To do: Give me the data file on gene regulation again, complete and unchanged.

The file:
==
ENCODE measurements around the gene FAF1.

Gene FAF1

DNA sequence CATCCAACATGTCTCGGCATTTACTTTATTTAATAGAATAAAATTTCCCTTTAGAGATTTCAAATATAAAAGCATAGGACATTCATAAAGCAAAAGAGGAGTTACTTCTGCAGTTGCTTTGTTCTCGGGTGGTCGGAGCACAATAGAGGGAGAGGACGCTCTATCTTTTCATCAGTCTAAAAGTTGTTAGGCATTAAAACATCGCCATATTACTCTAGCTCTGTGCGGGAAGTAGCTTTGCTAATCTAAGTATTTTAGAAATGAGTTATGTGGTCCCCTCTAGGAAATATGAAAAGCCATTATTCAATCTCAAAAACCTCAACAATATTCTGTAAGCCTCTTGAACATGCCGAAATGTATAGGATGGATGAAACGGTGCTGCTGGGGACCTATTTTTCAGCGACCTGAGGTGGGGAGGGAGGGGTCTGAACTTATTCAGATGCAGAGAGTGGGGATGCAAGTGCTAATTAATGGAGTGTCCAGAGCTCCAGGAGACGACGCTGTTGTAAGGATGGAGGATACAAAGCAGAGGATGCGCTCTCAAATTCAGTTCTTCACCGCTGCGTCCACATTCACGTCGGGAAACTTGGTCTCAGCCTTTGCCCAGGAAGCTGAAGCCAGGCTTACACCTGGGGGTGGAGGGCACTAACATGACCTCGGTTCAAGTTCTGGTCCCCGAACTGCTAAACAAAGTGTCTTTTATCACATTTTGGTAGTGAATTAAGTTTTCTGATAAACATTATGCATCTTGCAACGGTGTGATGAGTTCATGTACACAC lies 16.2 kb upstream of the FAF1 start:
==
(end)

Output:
ENCODE measurements around the gene FAF1.

Gene FAF1

DNA sequence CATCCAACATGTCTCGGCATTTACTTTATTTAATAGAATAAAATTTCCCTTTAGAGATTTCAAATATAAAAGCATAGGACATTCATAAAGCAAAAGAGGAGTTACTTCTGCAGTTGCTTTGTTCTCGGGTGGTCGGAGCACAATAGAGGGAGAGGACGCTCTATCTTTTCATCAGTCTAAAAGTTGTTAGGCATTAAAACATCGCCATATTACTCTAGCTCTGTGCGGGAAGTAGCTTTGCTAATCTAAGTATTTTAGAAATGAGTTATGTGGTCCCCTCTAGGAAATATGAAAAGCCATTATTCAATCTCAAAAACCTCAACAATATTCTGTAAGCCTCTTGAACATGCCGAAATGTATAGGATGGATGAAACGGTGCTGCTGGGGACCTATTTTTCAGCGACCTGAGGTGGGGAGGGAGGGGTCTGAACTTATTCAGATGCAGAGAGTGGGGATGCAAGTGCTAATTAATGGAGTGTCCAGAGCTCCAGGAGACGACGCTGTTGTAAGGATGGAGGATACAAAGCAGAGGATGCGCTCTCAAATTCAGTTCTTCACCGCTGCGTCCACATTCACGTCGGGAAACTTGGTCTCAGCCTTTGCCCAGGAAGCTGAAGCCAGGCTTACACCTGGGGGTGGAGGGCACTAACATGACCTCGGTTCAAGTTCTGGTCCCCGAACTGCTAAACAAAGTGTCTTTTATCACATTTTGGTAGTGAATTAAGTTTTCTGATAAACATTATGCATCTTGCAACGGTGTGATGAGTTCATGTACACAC lies 16.2 kb upstream of the FAF1 start: